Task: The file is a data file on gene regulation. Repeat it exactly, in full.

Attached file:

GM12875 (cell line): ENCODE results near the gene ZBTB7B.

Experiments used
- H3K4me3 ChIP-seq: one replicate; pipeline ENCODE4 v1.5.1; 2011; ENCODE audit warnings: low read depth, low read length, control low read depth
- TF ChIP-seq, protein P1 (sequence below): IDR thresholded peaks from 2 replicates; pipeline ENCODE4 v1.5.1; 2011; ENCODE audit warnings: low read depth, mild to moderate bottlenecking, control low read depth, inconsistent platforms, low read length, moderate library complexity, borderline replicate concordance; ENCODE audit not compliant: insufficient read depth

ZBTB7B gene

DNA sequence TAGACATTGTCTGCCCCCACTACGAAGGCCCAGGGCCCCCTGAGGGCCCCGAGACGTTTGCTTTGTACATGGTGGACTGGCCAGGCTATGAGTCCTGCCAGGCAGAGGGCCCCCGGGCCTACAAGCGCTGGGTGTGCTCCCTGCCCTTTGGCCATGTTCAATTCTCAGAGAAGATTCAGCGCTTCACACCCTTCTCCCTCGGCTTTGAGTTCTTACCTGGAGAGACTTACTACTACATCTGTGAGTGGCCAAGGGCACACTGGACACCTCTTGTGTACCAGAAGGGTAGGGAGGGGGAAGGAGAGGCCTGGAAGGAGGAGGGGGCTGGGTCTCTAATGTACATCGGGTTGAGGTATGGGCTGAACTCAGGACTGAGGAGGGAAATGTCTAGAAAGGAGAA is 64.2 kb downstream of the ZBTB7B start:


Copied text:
GM12875 (cell line): ENCODE results near the gene ZBTB7B.

Experiments used
- H3K4me3 ChIP-seq: one replicate; pipeline ENCODE4 v1.5.1; 2011; ENCODE audit warnings: low read depth, low read length, control low read depth
- TF ChIP-seq, protein P1 (sequence below): IDR thresholded peaks from 2 replicates; pipeline ENCODE4 v1.5.1; 2011; ENCODE audit warnings: low read depth, mild to moderate bottlenecking, control low read depth, inconsistent platforms, low read length, moderate library complexity, borderline replicate concordance; ENCODE audit not compliant: insufficient read depth

ZBTB7B gene

DNA sequence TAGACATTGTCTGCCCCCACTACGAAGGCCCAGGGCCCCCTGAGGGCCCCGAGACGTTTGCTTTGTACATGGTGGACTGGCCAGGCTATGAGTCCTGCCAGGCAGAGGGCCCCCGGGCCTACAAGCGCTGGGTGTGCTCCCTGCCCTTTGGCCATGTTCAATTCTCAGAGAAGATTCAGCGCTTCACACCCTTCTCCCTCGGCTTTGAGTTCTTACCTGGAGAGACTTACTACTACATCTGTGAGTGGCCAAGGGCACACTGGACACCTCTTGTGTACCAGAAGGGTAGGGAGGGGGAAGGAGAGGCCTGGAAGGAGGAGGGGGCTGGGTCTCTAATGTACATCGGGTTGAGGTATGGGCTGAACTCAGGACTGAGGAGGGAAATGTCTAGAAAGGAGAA is 64.2 kb downstream of the ZBTB7B start: